Senior Minister of State for the Environment and Water Resources Amy Khor gave an interview to Mothership.sg which was published on Sunday (28 Oct). Mothership, of course, is funded by former civil servant Philip Yeo and former PAP Minister George Yeo.
The article titled, ‘Almost Famous: Why is Senior Minister of State Amy Khor S’pore govt’s face of hawker culture?‘, painted a very good picture of Dr Khor.
“Amy Khor is pretty darn passionate about hawker food,” Mothership said. “Upon her arrival at Maxwell Food Centre (for the interview), she is waylaid by hawkers left and right and takes a good 10 minutes to traverse the two-third length of the hawker centre to our table.”
Mothership also reported that Dr Khor’s “great hawker foodie fandom” has even “infected” her family.
“Her 28-year-old son, who attends food photography classes with Leslie Tay of the ieatishootipost fame, goes on weekly hawker food hunts. Most importantly, on Saturdays, he brings his grandma to ABC Brickworks for food and to make her rounds catching up with her friends,” Mothership said.
Amy Khor’s mother was a hawker
It was also revealed that Dr Khor’s mother was, in fact, a hawker herself. She used to run a Chinese dessert stall at Dr Khor’s primary school.
Apparently, in her primary and secondary school years, Dr Khor would wake up at 3am to help her mother prepare a range of dessert food items to sell at Alexandra Hill Primary School, the school Dr Khor went to.
“As her school session was in the afternoon, a young and enterprising Khor ran delivery rounds with the teachers at the school so she could double the price of the food items she sold (20 cents, as opposed to just 10 cents for students) to them,” Mothership reported.
“This also meant studying was done at the stall and on the hour-long 191 bus rides she took to and from Stevens Road, she explains, but she really loved learning (despite claiming she isn’t actually great at it), and so took her interest in learning anything in general all the way to a PhD in land management, which she got after her Master’s degree in the U.S. when her husband moved there for work.”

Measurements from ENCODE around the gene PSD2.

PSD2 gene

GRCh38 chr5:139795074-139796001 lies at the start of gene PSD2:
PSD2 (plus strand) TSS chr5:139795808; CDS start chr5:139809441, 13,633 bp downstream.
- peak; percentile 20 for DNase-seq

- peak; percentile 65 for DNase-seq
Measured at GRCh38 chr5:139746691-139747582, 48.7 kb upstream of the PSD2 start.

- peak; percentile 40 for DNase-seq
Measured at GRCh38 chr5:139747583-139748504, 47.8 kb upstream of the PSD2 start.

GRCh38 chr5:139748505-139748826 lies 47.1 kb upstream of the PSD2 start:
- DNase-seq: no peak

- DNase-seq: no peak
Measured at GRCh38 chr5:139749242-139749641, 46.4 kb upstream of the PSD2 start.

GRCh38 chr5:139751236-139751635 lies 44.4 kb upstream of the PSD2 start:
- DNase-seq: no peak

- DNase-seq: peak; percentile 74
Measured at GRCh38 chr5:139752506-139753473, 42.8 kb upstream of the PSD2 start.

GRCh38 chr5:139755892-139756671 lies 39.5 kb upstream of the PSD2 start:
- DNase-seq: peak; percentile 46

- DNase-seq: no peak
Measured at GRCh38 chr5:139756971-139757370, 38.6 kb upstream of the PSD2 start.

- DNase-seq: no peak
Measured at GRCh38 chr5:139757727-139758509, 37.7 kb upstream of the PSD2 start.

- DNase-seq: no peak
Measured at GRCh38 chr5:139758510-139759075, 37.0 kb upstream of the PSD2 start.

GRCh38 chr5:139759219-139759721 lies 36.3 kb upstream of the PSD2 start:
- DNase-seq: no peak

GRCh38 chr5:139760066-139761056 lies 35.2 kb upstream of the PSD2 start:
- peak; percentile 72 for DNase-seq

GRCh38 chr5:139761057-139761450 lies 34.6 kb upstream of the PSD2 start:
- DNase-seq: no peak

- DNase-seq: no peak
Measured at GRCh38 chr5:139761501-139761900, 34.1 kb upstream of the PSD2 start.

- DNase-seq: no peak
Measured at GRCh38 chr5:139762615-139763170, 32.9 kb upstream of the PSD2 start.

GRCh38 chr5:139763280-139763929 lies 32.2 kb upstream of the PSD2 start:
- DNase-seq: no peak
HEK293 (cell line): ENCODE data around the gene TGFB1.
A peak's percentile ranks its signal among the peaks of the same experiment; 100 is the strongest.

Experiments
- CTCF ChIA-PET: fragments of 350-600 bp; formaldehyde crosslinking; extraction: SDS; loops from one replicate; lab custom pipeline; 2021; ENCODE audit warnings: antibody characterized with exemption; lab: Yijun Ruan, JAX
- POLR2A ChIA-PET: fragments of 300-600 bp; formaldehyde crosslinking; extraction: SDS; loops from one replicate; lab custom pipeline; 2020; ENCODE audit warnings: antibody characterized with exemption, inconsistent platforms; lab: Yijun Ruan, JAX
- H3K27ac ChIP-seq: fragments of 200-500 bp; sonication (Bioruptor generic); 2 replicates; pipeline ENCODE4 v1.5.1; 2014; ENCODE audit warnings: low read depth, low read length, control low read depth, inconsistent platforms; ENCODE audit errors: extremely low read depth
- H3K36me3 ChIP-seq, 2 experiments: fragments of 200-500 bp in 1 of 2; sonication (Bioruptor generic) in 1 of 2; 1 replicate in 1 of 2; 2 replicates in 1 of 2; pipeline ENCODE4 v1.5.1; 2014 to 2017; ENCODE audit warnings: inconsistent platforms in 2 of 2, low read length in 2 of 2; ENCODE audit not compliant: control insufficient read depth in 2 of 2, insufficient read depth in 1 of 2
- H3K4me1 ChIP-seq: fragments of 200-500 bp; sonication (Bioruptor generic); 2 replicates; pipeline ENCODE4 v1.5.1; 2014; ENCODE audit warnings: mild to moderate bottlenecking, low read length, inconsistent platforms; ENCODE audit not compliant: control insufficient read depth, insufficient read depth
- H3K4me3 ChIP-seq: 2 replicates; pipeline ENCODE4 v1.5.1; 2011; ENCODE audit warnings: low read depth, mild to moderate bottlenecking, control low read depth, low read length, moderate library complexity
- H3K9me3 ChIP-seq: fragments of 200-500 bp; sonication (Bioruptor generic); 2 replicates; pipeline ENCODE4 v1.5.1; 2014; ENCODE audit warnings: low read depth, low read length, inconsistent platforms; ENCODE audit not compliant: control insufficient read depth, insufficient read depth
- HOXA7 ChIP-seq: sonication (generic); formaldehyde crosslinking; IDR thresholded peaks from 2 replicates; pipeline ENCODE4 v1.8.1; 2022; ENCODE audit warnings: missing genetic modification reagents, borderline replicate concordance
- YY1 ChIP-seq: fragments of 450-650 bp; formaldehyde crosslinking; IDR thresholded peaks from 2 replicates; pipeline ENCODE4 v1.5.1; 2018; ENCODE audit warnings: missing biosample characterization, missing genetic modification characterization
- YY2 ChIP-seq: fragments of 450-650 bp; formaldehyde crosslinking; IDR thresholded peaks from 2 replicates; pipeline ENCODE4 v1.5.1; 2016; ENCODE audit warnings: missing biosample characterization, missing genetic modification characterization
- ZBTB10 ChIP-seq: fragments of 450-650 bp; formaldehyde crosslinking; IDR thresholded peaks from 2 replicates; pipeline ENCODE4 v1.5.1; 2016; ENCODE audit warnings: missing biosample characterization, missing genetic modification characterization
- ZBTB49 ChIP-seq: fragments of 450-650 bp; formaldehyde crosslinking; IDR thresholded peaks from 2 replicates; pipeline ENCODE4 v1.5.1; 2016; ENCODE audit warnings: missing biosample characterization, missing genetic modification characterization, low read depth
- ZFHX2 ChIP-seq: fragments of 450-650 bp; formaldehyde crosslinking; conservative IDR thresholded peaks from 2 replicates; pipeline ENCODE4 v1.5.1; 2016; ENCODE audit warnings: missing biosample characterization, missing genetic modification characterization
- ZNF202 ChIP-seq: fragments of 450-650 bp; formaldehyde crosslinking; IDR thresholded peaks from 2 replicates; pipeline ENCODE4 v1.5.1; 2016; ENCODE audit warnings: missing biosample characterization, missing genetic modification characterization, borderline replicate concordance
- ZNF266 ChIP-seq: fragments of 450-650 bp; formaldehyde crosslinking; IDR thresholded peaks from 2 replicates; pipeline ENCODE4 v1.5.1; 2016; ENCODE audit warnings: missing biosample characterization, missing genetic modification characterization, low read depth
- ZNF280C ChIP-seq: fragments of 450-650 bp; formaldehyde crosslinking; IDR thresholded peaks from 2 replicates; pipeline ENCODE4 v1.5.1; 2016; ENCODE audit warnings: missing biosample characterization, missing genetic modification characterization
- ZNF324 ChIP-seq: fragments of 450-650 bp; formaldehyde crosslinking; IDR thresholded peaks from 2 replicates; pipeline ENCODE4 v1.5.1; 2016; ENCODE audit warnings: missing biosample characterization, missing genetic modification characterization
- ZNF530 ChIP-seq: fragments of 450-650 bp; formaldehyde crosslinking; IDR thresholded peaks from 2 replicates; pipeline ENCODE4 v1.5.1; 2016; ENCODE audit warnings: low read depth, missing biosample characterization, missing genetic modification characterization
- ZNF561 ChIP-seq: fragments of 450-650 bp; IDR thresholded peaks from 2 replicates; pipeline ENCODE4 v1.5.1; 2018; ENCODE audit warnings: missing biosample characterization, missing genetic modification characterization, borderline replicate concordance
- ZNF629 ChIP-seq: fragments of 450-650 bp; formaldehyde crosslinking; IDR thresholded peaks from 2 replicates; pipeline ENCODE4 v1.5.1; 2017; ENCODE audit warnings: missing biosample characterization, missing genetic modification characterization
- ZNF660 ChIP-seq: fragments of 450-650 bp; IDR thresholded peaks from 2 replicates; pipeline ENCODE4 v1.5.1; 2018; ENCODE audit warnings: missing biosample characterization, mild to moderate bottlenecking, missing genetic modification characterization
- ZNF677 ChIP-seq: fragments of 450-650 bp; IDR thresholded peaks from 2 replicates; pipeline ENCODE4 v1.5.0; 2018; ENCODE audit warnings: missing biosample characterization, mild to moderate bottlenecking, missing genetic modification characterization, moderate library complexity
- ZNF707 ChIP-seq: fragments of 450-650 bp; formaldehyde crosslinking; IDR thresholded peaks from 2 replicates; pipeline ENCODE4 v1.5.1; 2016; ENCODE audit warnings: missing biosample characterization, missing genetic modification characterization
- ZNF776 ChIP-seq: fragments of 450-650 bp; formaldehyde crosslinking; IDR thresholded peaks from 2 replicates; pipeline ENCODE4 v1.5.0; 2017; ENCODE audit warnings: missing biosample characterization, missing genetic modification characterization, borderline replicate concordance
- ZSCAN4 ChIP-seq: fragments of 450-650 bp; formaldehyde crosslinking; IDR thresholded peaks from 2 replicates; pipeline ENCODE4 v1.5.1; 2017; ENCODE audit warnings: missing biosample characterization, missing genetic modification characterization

Mothership: Dr Khor the right person for the job
At the interview, Dr Khor “patiently goes through the policies, initiatives and the efforts” the government is taking to “protect” hawker culture with Mothership.
Mothership said, “But she also lapses frequently into excitedly telling us about a certain dish that is done by a hawker in a unique way at one of the stalls at a hawker centre, not unlike how we would recommend great food we happen to have tried to our friends and family, and we often find ourselves having to bring the carried-away Khor back.”
“It’s surprising for us to see this side of a woman whom we mostly would see in Parliament videos or on TV speaking in a straight, formal and bordering-on-monotonous voice, always with a perfectly-coiffed bob,” Mothership added.
“But at the same time, it convinces us that Khor is indeed the right person for this advocacy work — not everyone may realise this, but Khor tells us hawkers have come up to her to say how pleased they were to hear about the government’s effort to recognise the work they have done all these years through the bid for Singapore’s hawker culture to be listed among UNESCO’s intangible assets of cultural heritage.”
With regard to the ongoing controversies of letting social enterprises to run publicly funded hawker centers, Dr Khor said she has asked NEA to do a “thorough stock-take of what’s happening”.
Mothership said, “She hopes for the public’s patience with the government in this process — as with all things the government has to do, this will take some time.”
“She stresses too that this is a concept that’s being trialed in its infancy stages,” Mothership added.
Mothership concluded its article by assuring everyone that hawker food and hawker culture really occupies a very special place in Dr Khor’s heart.